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Jer 31:1-40. CONTINUATION OF THE PROPHECY IN THE THIRTIETH CHAPTER.
As in that chapter the restoration of Judah, so in this the restoration of Israel's ten tribes is foretold.
1. At the same time--"In the latter days"
2. Upon the grace manifested to Israel "in the wilderness" God
grounds His argument for renewing His favors to them now in
their exile; because His covenant is "everlasting"
and changes not. The same argument occurs in
Ho 13:5, 9, 10; 14:4, 5, 8.
Babylon is fitly compared to the "wilderness," as in both alike Israel
was as a stranger far from his appointed "rest" or home, and Babylon is
called a "desert"
3. Israel gratefully acknowledges in reply God's past
grace; but at the same time tacitly implies by the expression "of old,"
that God does not appear to her now. "God appeared to me of
old, but now I am forsaken!" God replies, Nay, I love thee with the
same love now as of old. My love was not a momentary impulse, but
from "everlasting" in My counsels, and to "everlasting"
in its continuance; hence originated the covenant whereby I
gratuitously adopted thee
Ro 11:28, 29).
Margin translates, "from afar," which does not answer so well as
"of old," to "in the wilderness"
which refers to the olden times of Israel's history.
4. I will build . . . thou shalt be built--The combination of the
active and passive to express the same fact implies the
infallible certainty of its accomplishment. "Build," that is, establish
5. Samaria--the metropolis of the ten tribes; here equivalent to
Israel. The mountainous nature of their country suited
the growth of the vine.
6. The watchmen stationed on eminences (types of the preachers of
the gospel), shall summon the ten tribes to go up to the annual feasts at
Jerusalem ("Zion"), as they used to do before the revolt and the setting
up of the idol calves at Dan and Beer-sheba
(Eze 37:21, 22).
7. The people are urged with praises and prayers to supplicate for
their universal restoration. Jehovah is represented in the context
(Jer 31:1, 8),
as promising immediately to restore Israel. They therefore praise God
for the restoration, being as certain of it as if it were actually
accomplished; and at the same time pray for it, as prayer was a
means to the desired end. Prayer does not move God to grant our wishes,
but when God has determined to grant our wishes, He puts it into our
hearts to pray for the thing desired. Compare
as to the connection of Israel's restoration with the prayers of His
8. north--Assyria, Media, &c.
Jer 3:18; 23:8).
9. weeping--for their past sins which caused their exile
(Ps 126:5, 6).
Although they come with weeping, they shall return with joy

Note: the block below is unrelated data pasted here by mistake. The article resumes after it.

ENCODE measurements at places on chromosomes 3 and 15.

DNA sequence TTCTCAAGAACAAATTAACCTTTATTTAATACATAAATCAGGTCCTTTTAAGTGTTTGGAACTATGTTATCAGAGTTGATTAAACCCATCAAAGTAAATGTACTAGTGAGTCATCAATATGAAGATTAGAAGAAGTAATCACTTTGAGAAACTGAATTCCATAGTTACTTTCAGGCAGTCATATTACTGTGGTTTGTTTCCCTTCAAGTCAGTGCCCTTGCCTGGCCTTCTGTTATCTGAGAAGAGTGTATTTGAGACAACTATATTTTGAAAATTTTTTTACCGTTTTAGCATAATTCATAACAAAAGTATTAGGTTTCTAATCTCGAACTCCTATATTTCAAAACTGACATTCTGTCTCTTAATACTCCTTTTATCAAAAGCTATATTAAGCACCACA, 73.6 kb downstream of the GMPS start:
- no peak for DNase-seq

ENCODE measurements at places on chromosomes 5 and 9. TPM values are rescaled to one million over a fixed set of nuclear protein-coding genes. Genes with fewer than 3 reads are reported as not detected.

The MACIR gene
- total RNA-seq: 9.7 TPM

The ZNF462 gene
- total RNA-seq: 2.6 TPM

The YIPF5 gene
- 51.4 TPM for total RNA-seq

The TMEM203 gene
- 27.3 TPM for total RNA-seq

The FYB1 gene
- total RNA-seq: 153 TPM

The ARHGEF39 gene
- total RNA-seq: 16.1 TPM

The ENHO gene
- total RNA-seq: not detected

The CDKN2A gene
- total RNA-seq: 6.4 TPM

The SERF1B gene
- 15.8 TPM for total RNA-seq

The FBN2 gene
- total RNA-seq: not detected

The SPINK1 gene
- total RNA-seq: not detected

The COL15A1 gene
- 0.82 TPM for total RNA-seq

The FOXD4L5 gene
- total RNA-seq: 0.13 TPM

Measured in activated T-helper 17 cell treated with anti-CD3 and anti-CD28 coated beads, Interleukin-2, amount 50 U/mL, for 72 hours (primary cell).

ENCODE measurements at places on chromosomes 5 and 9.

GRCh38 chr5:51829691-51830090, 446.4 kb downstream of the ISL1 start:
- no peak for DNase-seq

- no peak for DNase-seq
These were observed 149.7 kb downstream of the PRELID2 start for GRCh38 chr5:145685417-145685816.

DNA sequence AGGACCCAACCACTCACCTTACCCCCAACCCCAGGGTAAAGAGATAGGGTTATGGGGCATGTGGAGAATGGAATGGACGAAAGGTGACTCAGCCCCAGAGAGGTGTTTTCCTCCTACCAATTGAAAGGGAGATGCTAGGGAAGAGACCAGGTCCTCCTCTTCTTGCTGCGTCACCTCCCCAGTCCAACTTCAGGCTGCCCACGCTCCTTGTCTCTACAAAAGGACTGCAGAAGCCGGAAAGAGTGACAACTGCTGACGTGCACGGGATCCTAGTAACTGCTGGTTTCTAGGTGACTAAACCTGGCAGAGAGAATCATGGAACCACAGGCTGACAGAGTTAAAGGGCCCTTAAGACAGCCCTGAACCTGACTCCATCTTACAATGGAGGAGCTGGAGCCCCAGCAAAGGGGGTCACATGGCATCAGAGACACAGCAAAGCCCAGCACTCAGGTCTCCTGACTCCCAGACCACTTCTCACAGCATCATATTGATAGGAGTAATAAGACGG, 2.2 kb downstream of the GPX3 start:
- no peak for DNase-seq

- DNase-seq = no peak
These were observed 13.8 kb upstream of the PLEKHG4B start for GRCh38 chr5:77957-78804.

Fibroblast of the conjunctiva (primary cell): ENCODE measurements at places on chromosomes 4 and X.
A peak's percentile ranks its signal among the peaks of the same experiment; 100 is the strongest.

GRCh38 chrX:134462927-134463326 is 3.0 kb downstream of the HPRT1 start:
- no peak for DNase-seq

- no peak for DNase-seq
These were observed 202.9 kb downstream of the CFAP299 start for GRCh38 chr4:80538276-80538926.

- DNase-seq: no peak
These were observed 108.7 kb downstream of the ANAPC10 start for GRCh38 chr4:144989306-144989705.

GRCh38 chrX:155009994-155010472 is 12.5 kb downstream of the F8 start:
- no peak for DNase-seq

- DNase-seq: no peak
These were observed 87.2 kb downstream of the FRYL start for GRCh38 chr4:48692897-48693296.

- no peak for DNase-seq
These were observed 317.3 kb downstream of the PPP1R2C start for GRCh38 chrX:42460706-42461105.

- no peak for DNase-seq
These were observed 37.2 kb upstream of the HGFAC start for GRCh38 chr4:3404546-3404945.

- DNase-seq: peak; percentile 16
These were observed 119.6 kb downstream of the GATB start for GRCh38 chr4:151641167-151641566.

(Jer 50:4, 5).
10. The tidings of God's interposition in behalf of Israel will arrest
the attention of even the uttermost Gentile nations.
12. height of Zion--
13. young . . . old-- (Zec 8:4, 5).
14. my goodness-- (Jer 31:12).
15. Ramah--In Benjamin, east of the great northern road, two hours' journey from Jerusalem. Rachel, who all her life had pined for children (Ge 30:1), and who died with "sorrow" in giving birth to Benjamin (Ge 35:18, 19, Margin; 1Sa 10:2), and was buried at Ramah, near Beth-lehem, is represented as raising her head from the tomb, and as breaking forth into "weeping" at seeing the whole land depopulated of her sons, the Ephraimites. Ramah was the place where Nebuzara-dan collected all the Jews in chains, previous to their removal to Babylon (Jer 40:1). God therefore consoles her with the promise of their restoration. Mt 2:17, 18 quotes this as fulfilled in the massacre of the innocents under Herod. "A lesser and a greater event, of different times, may answer to the single sense of one passage of Scripture, until the prophecy is exhausted" [BENGEL]. Besides the temporary reference to the exiles in Babylon, the Holy Spirit foreshadowed ultimately Messiah's exile in Egypt, and the desolation caused in the neighborhood of Rachel's tomb by Herod's massacre of the children, whose mothers had "sons of sorrow" (Ben-oni), just as Rachel had. The return of Messiah (the representative of Israel) from Egypt, and the future restoration of Israel, both the literal and the spiritual (including the innocents), at the Lord's second advent, are antitypical of the restoration of Israel from Babylon, which is the ground of consolation held out here by Jeremiah. The clause, "They were not," that is, were dead (Ge 42:13), does not apply so strictly to the exiles in Babylon as it does to the history of Messiah and His people--past, present, and future. So the words, "There is hope in thine end," are to be fulfilled ultimately, when Rachel shall meet her murdered children at the resurrection, at the same time that literal Israel is to be restored. "They were not," in Hebrew, is singular; each was not: each mother at the Beth-lehem massacre had but one child to lament, as the limitation of age in Herod's order, "two years and under," implies; this use of the singular distributively (the mothers weeping severally, each for her own child), is a coincidence between the prophecy of the Beth-lehem massacre and the event, the more remarkable as not being obvious: the singular, too, is appropriate as to Messiah in His Egyptian exile, who was to be a leading object of Rachel's lamentation.
16. thy work--thy parental weeping for thy children
Thine affliction in the loss of thy children, murdered for Christ's
sake, shall not be fruitless to thee, as was the case in thy giving
birth to the "child of thy sorrow," Benjamin. Primarily, also, thy grief
shall not be perpetual: the exiles shall return, and the land be
inhabited again [CALVIN].
17. hope in . . . end--All thy calamities shall have a prosperous issue.
18. Ephraim--representing the ten tribes.